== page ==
Acid rain damage takes many forms and can have many outcomes. Generally, the precipitation causes alteration to the pH balance of whatever it touches, resulting in changes to the chemical makeup. According to studies, these chemical alterations can have devastating effects on all types of ecosystems and may even pose danger to human health and civilization.

Nutrient depletion in soil is one common type of acid rain damage. As the acidic water compounds hit the soil, they can leach out vital nutrients that make soil fertile. Enough contamination can lead to patches of soil becoming unable to support life, cutting off the nutritional feed line to any plants in the affected area. The chemical compounds in the rain disperse in the soil, allowing the accumulation of harmful chemicals, such as aluminum, that can kill plants. From this point on, the destruction accumulates, as the resulting die-off of plants leads to diminished habitat and food sources for resident animal, bird, and insect populations.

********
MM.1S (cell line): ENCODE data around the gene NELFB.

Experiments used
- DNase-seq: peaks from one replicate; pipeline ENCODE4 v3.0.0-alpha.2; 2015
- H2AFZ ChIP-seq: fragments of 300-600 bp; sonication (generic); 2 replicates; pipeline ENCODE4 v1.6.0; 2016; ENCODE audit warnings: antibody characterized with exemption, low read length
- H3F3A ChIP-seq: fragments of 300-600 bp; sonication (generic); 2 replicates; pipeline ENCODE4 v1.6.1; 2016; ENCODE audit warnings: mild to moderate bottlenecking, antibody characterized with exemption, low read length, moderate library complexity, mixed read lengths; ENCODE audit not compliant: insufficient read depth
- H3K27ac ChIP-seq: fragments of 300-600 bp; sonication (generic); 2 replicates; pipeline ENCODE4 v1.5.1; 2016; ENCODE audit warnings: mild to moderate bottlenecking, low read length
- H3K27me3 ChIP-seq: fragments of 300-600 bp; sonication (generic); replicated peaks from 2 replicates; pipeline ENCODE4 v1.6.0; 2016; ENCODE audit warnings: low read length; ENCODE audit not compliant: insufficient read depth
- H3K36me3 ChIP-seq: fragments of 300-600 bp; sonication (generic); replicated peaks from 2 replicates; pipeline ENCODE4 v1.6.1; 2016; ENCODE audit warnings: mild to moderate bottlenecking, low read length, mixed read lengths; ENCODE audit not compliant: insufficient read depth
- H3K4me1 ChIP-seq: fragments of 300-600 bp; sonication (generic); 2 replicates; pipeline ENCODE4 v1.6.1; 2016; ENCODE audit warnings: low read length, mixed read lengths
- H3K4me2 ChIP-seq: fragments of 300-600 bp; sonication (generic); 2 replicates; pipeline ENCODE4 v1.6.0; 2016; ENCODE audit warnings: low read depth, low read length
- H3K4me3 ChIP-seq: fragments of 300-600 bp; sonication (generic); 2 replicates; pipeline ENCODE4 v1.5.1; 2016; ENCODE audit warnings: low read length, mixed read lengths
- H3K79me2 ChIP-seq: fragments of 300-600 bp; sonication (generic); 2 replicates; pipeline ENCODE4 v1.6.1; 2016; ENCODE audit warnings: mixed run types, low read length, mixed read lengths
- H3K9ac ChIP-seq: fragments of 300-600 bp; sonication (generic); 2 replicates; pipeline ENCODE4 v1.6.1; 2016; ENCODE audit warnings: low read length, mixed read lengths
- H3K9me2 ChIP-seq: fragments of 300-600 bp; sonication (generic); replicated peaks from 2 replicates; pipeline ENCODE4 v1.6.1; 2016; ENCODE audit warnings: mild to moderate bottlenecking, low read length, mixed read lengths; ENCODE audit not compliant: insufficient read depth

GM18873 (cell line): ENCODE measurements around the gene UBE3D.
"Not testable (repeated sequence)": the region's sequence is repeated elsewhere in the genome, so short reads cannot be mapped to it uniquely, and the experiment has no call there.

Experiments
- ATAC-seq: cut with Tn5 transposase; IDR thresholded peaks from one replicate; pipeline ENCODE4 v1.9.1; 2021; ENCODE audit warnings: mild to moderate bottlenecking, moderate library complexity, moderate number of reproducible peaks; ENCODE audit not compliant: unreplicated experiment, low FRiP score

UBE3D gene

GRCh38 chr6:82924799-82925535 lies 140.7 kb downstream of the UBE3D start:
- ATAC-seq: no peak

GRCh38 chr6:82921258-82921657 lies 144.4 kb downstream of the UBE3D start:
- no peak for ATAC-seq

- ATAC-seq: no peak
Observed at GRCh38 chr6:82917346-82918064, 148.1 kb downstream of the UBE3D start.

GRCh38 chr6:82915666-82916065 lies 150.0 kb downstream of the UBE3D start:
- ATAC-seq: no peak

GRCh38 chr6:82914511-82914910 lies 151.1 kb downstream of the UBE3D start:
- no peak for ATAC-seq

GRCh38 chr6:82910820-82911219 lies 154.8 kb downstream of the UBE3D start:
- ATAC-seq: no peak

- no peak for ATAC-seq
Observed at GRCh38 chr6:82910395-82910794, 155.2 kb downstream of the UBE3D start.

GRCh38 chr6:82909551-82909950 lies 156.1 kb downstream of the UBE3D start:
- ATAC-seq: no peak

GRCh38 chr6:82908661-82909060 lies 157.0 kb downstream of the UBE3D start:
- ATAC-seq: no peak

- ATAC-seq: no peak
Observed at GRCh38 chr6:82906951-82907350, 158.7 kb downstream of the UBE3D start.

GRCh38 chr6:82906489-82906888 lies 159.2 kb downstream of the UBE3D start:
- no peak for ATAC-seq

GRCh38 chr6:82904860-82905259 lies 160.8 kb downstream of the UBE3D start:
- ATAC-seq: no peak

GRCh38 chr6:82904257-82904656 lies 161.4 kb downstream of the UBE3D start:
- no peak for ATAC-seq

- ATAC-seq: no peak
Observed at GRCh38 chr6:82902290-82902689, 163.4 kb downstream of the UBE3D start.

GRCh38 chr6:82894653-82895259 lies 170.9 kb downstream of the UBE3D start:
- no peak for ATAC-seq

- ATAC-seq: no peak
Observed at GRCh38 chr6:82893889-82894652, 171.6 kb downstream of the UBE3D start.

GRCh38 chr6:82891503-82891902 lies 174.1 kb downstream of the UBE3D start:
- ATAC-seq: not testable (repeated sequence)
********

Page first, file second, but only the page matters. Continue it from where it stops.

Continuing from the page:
Acid rain damage can also be extremely dangerous to water-based ecosystems. As the acidic water falls into a lake or stream, the pH balance drops and harmful chemicals, like aluminum and mercury, are released into the body of water. Many aquatic species are extremely sensitive to acid and cannot hatch eggs or survive in contaminated waters; additionally, increased acid levels may kill aquatic plants and micro-organisms, destroying the main food sources of many aquatic creatures.

In human society, some studies have linked high acid rain damage to cancers and other illnesses. This dangerous precipitation also can be extremely destructive to certain types of stone, such as limestone and marble, and has caused severe damage to many ancient buildings, bridges, monuments, and works of art. Acid rain damage has caused many governments to enact protective and restoration efforts to preserve national monuments, including the Statue of Liberty in New York, and the Parthenon in Athens.

Acid rain- its effects and control measures